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FACULTY RESEARCH INTEREST SUMMARIES >>
Service Director, Randy Kardon M.D., Ph.D., has been part of the neuro-ophthalmology faculty in this Department since 1989. He has continued the Iowa tradition of interest in pupillary questions and has taken pupillary research to a new level of technical sophistication. He is recognized as an important innovator; he has developed several new tests for examining visual function, and has a number of national competitive grants supporting his pupil studies. In addition he is known as an astute diagnostician, an effective teacher and is a much sought after lecturer.
Chris A. Johnson, Ph.D. received his undergraduate degree from the University of Oregon, his doctorate from Penn State University and an honorary doctorate from the State University of New York. After postdoctoral training in the Department of Ophthalmology at the University of Florida, he was a faculty member in the Department of Ophthalmology, University of California, Davis for approximately 17 years, and was then a research scientist and director of diagnostic research at Devers Eye Institute in Portland, Oregon for 10.5 years. Dr. Johnson has received considerable research funding throughout his career and has more than 300 publications. He has also been active in several multicenter clinical trials, developing and maintaining several visual field reading centers, and has participated in many collaborative studies with companies in the private sector and has served on a number of national and international committees. Dr. Johnson is the Director of the University of Iowa Visual Field Reading Center.
Reid Longmuir, M.D. is a start-to-finish Uinversity of Iowa alumni. He received his B.S. in Biology from the University of Iowa in 1998 and an M.D. from the UI Carver College of Medicine in 2002. After a transitional year at Iowa Methodist Medical Center in Des Moines, he returned to the UI to complete an Ophthalmology Residency (2006), a Neuro-Ophthalmology Fellowship (2007), and a Glaucoma Fellowship (2008). To make it a full sweep, he joined the faculty of the UI Department of Ophthalmology and Visual Sciences in 2008. He serves on the Neuro-ophthalmology faculty as well as in the Comprehensive Ophthalmology and the Iowa City V.A. Medical Center.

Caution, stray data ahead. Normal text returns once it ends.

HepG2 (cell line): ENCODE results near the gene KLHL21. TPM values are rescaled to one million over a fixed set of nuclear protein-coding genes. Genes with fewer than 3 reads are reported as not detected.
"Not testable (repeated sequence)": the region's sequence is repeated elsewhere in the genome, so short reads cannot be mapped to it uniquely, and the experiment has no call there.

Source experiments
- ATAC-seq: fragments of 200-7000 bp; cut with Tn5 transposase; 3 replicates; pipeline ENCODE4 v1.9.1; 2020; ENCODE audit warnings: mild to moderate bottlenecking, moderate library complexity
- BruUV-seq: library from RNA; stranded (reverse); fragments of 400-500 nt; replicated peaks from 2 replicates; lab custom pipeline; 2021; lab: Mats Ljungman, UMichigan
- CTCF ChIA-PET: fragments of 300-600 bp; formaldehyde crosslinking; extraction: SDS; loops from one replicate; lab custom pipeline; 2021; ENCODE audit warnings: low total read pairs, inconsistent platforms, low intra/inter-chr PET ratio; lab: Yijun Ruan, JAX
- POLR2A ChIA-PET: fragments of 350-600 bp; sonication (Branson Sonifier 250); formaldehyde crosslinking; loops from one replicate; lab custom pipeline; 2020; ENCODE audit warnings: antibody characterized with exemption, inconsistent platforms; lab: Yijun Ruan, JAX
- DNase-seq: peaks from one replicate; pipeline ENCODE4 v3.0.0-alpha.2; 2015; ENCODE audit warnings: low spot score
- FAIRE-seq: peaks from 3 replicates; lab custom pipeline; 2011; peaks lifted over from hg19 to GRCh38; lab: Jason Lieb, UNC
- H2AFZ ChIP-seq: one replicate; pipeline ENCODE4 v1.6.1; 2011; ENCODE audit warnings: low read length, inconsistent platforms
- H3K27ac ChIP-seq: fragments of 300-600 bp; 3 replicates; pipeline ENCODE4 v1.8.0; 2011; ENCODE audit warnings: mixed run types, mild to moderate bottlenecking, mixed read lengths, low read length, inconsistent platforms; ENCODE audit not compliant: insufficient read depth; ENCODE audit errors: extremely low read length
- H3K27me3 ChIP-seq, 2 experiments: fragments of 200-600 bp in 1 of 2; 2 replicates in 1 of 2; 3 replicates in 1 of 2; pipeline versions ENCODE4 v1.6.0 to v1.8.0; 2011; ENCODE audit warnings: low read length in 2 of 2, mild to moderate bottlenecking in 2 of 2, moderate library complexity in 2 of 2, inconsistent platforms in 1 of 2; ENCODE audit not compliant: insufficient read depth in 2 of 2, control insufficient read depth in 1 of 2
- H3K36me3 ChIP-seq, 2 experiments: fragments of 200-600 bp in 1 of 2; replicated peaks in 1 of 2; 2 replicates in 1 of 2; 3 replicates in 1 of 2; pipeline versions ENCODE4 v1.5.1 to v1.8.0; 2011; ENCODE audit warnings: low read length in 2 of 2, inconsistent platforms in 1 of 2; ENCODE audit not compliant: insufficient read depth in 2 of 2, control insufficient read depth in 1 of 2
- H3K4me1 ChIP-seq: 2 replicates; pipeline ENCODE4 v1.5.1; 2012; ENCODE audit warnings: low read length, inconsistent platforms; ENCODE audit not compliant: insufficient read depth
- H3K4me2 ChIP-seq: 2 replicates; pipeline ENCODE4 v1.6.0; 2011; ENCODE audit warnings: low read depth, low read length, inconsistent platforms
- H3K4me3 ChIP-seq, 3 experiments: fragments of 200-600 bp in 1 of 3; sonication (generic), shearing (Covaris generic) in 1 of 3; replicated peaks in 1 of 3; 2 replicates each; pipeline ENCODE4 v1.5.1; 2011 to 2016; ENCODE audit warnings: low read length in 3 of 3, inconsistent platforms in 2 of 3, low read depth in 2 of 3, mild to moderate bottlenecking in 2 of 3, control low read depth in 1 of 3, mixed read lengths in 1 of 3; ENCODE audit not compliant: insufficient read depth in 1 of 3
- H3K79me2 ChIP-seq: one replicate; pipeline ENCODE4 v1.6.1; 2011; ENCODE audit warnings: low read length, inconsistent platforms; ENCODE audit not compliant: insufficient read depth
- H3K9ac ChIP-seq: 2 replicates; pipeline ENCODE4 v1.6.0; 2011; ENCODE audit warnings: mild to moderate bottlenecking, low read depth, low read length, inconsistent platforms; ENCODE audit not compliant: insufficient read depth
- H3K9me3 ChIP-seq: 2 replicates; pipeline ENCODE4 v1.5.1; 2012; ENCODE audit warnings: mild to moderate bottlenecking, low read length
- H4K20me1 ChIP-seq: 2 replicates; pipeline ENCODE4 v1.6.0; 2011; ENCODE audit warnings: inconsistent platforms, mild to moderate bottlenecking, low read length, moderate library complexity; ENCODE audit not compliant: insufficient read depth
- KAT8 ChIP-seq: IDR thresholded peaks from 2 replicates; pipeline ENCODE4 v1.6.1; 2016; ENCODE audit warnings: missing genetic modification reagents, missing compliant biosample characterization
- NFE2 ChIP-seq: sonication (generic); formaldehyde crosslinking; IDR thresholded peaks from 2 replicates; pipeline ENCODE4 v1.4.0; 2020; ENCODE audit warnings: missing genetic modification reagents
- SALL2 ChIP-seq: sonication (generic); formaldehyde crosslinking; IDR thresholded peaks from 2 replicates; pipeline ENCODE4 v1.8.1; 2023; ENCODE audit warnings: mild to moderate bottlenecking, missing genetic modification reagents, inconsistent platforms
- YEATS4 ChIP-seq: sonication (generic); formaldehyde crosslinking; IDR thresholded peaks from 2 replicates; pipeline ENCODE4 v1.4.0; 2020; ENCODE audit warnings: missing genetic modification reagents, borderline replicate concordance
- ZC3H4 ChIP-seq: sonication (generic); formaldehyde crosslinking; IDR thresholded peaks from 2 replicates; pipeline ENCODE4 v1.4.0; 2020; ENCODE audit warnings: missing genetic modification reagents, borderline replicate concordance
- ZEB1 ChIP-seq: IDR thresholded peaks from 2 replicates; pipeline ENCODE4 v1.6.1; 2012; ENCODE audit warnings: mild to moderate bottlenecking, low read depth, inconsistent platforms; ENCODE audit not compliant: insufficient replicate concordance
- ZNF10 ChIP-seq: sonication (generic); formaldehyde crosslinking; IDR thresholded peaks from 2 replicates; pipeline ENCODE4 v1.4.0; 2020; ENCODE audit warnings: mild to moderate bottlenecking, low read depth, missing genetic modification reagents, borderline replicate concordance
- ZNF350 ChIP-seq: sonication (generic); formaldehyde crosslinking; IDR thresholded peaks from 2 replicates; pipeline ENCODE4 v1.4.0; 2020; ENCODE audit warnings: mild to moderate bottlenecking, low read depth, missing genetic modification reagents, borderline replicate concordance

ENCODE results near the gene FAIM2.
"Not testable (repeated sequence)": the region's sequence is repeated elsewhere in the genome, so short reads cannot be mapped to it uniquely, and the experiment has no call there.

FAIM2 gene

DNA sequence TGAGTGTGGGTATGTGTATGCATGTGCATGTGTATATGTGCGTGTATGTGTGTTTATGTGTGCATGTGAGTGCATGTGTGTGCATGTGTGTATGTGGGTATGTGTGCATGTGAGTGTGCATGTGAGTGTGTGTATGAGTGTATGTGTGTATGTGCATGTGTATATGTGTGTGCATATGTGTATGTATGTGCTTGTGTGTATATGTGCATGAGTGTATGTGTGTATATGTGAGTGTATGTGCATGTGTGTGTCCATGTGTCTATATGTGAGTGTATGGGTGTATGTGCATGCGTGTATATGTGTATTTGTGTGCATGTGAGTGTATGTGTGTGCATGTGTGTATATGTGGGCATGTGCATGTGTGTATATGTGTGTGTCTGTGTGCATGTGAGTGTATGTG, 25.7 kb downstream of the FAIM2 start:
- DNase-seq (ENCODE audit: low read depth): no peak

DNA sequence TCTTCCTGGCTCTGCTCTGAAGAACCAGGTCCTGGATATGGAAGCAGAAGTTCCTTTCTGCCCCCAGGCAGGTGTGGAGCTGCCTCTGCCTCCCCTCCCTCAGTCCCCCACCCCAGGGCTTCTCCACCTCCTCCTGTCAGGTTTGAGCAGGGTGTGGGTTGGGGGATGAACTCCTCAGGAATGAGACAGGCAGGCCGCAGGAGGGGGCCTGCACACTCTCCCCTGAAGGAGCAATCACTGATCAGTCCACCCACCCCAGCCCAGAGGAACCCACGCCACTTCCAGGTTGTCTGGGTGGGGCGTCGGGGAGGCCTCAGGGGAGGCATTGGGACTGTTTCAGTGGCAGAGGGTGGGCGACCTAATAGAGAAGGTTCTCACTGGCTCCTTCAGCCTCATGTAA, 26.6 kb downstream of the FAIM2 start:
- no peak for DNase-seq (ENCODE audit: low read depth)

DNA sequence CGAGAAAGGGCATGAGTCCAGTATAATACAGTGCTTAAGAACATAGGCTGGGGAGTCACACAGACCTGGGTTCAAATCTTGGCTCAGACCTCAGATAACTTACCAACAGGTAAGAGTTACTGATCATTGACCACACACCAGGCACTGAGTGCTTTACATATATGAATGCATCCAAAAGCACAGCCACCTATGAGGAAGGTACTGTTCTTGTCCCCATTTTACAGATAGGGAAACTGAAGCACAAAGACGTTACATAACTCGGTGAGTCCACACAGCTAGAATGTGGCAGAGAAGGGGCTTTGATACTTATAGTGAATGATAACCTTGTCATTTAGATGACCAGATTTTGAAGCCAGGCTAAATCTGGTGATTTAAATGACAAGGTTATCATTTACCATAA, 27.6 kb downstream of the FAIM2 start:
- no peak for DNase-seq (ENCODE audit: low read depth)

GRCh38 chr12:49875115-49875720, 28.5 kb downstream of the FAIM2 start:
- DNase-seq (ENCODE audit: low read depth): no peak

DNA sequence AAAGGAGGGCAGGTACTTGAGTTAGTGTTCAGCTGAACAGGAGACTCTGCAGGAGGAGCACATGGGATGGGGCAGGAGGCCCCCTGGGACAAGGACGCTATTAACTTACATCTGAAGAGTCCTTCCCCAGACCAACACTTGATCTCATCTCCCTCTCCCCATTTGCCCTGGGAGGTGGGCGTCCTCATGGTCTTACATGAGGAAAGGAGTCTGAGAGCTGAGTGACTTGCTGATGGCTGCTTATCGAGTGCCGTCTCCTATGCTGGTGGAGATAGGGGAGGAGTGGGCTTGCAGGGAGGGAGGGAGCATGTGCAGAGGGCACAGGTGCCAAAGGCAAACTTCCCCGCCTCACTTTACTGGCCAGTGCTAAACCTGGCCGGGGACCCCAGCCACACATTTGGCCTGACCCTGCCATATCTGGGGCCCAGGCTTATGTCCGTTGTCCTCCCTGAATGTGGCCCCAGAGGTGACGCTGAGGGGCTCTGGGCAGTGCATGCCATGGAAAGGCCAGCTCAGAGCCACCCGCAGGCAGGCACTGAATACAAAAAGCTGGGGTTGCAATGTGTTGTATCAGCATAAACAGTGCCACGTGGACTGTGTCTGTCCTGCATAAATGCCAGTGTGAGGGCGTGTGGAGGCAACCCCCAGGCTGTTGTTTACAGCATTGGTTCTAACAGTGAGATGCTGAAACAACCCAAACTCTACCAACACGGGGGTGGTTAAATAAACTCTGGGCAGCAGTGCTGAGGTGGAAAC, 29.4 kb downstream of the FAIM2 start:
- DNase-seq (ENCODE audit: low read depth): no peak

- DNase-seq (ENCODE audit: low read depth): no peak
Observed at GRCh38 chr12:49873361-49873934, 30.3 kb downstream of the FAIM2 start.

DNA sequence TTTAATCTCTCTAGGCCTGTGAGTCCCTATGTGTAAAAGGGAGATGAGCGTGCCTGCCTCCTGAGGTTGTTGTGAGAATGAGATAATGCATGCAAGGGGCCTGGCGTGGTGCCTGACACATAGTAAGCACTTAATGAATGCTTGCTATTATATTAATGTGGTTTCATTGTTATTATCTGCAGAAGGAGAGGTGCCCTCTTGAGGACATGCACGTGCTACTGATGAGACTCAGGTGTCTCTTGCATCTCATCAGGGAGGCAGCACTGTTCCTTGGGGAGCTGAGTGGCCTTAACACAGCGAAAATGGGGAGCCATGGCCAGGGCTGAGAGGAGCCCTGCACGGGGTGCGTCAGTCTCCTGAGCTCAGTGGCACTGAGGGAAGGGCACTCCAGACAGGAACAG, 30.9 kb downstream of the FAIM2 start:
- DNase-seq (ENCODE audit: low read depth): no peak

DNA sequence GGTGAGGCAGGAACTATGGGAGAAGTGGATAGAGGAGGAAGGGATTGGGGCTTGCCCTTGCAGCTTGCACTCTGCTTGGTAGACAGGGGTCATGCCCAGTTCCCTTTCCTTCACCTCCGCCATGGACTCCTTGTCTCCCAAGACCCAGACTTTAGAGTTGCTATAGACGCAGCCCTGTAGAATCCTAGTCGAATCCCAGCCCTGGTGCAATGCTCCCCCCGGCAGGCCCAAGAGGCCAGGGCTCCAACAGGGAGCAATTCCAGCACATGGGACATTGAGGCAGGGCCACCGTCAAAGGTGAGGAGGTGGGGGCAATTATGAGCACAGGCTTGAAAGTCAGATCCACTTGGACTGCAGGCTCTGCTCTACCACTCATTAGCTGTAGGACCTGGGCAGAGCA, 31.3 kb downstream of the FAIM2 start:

Steven F. Stasheff, M.D., Ph.D. received his B.A. in Biology and Physics summa cum laude from the University of North Carolina - Chapel Hill. His MD and PhD were earned at Duke University, where he trained in electrophysiology, studying axon terminal hyperexcitability induced by in vitro epileptogenesis. He then trained in pediatrics at Children's Hospital of Philadelphia, and in child neurology at Children's Hospital - Boston. Aftwewards, he completed a Neurological Sciences Academic Development Award (NSADA) under the mentorship of Richard H. Masland, PhD at Massachusetts General Hospital, investigating mechanisms of direction selectivity in a particular highly specialized ganglion cell of the retina. Simultaneously, he trained in neuro-ophthalmology under Jason J.S. Barton, MD, PhD, FRCPC at Beth Israel-Deaconess Medical Center and Thomas Hedges, III, MD at New England Medical Center. He joined the faculty of the University of Iowa in Pediatrics (Neurology) and Ophthalmology in the Fall of 2008. His research interests center on the fundamental physiologic mechanisms of neurologic diseases affecting the visual system, and on the role that central nervous system (CNS) plasticity may play in both the pathogenesis and potential treatments for such disorders.